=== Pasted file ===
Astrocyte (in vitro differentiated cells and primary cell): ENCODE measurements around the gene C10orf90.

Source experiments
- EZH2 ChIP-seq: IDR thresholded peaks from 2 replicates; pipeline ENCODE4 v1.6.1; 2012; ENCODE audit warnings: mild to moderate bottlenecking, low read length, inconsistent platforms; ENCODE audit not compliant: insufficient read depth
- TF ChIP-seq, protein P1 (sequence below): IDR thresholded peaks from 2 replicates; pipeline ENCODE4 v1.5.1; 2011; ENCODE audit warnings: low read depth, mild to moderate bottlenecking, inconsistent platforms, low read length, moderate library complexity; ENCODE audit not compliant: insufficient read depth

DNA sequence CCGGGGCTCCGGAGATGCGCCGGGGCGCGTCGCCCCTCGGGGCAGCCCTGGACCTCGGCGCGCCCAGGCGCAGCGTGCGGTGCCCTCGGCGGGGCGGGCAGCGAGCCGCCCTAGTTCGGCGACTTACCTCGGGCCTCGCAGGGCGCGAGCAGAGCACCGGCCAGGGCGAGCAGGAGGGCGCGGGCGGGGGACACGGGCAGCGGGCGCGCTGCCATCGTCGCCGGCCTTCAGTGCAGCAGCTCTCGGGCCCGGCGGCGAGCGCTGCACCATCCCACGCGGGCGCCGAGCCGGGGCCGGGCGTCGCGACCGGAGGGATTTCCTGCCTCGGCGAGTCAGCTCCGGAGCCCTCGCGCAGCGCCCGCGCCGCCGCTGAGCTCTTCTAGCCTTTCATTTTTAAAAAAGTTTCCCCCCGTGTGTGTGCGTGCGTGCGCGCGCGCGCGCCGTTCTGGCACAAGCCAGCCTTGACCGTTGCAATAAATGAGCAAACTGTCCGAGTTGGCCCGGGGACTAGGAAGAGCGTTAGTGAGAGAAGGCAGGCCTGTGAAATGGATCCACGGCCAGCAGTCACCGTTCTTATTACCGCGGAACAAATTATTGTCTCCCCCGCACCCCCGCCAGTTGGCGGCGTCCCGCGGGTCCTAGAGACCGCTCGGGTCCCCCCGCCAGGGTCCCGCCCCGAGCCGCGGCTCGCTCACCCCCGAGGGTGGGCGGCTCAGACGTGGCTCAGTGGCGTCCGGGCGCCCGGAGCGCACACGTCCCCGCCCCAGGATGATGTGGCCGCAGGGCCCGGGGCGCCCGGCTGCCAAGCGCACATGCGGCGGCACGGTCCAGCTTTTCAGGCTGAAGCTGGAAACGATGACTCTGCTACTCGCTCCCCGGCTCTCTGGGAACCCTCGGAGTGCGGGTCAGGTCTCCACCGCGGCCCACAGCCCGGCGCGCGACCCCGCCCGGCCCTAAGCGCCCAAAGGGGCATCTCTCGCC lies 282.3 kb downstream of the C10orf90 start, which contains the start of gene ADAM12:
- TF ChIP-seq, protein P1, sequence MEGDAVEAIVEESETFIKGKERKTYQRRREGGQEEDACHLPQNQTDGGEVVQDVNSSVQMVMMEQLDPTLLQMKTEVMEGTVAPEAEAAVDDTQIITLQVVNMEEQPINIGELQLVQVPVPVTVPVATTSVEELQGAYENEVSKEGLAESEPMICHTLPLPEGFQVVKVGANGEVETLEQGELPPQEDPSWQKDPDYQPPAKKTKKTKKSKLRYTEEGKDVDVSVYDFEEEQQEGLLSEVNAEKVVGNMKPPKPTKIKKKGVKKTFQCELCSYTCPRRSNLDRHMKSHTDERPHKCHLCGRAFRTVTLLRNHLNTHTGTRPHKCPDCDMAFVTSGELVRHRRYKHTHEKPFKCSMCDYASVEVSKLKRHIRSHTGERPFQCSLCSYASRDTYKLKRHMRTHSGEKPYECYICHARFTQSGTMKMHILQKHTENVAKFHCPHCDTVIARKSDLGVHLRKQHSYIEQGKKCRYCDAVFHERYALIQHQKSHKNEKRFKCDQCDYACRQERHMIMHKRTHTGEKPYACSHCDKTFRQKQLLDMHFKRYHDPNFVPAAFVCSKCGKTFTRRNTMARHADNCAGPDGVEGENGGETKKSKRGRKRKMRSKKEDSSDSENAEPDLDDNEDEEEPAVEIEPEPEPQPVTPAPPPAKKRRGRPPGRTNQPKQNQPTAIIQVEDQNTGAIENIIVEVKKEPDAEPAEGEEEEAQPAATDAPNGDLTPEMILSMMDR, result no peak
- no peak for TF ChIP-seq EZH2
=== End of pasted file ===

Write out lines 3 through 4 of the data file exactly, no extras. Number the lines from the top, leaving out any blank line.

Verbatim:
- EZH2 ChIP-seq: IDR thresholded peaks from 2 replicates; pipeline ENCODE4 v1.6.1; 2012; ENCODE audit warnings: mild to moderate bottlenecking, low read length, inconsistent platforms; ENCODE audit not compliant: insufficient read depth
- TF ChIP-seq, protein P1 (sequence below): IDR thresholded peaks from 2 replicates; pipeline ENCODE4 v1.5.1; 2011; ENCODE audit warnings: low read depth, mild to moderate bottlenecking, inconsistent platforms, low read length, moderate library complexity; ENCODE audit not compliant: insufficient read depth